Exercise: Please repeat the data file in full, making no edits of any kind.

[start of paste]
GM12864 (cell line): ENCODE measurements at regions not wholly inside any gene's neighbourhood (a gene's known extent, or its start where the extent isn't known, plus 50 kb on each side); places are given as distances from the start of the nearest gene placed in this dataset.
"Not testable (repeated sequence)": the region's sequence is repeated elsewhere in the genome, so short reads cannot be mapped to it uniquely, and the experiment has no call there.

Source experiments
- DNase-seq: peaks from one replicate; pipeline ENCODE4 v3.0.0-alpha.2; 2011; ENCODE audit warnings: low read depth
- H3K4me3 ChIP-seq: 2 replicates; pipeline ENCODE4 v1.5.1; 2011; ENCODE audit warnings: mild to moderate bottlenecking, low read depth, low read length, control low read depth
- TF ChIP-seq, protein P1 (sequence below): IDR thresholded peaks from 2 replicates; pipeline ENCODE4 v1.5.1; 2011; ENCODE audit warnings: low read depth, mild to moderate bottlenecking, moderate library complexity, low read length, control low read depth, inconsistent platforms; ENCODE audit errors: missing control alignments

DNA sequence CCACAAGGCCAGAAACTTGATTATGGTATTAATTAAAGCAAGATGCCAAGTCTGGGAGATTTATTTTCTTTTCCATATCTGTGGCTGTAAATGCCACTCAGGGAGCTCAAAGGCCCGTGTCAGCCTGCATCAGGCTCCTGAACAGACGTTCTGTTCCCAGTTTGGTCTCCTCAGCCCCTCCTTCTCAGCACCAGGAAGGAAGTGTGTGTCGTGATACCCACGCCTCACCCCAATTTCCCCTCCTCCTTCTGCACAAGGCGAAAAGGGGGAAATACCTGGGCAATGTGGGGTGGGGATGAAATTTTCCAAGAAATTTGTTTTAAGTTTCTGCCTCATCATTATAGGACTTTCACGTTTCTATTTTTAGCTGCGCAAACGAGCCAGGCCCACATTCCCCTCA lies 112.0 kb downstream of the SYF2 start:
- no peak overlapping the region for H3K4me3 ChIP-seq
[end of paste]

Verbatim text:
GM12864 (cell line): ENCODE measurements at regions not wholly inside any gene's neighbourhood (a gene's known extent, or its start where the extent isn't known, plus 50 kb on each side); places are given as distances from the start of the nearest gene placed in this dataset.
"Not testable (repeated sequence)": the region's sequence is repeated elsewhere in the genome, so short reads cannot be mapped to it uniquely, and the experiment has no call there.

Source experiments
- DNase-seq: peaks from one replicate; pipeline ENCODE4 v3.0.0-alpha.2; 2011; ENCODE audit warnings: low read depth
- H3K4me3 ChIP-seq: 2 replicates; pipeline ENCODE4 v1.5.1; 2011; ENCODE audit warnings: mild to moderate bottlenecking, low read depth, low read length, control low read depth
- TF ChIP-seq, protein P1 (sequence below): IDR thresholded peaks from 2 replicates; pipeline ENCODE4 v1.5.1; 2011; ENCODE audit warnings: low read depth, mild to moderate bottlenecking, moderate library complexity, low read length, control low read depth, inconsistent platforms; ENCODE audit errors: missing control alignments

DNA sequence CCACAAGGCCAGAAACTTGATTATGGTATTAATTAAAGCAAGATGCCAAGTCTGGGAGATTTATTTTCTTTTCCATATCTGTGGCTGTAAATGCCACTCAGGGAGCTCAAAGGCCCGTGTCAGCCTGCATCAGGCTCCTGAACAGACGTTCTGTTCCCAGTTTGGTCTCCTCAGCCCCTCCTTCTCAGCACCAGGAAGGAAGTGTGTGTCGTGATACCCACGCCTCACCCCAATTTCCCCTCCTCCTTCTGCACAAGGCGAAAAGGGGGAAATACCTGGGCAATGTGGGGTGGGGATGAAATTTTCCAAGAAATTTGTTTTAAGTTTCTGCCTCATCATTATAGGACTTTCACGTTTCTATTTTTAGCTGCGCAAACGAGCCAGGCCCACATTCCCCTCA lies 112.0 kb downstream of the SYF2 start:
- no peak overlapping the region for H3K4me3 ChIP-seq